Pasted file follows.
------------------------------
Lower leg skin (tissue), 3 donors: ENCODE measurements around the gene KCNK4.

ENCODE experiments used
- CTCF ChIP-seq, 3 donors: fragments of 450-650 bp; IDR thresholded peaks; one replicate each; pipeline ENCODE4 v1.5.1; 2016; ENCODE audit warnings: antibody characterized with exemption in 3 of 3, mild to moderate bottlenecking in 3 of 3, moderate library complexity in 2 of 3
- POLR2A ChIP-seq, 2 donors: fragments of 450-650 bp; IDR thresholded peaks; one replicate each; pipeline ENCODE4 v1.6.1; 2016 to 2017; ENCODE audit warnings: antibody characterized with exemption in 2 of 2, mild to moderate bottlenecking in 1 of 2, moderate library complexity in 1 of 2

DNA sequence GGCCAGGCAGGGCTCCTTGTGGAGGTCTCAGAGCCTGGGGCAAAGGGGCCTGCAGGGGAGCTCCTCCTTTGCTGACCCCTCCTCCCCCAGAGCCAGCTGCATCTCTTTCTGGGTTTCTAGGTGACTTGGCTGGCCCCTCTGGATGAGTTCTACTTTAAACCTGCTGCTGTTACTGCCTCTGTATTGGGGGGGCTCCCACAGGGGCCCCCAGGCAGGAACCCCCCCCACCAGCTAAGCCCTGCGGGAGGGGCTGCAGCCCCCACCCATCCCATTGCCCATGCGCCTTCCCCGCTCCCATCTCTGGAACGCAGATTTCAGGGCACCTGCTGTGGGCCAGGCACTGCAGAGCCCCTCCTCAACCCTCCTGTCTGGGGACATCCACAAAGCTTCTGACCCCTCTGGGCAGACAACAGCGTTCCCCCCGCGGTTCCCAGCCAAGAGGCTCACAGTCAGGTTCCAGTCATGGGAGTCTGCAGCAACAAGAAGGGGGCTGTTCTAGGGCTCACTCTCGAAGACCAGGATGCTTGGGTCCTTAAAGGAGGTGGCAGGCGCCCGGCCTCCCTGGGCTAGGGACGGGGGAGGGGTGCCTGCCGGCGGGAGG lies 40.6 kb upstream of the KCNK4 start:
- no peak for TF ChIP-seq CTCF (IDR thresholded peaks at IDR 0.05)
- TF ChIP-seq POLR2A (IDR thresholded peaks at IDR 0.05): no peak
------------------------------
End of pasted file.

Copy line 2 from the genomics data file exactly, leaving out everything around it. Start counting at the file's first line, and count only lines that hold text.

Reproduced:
ENCODE experiments used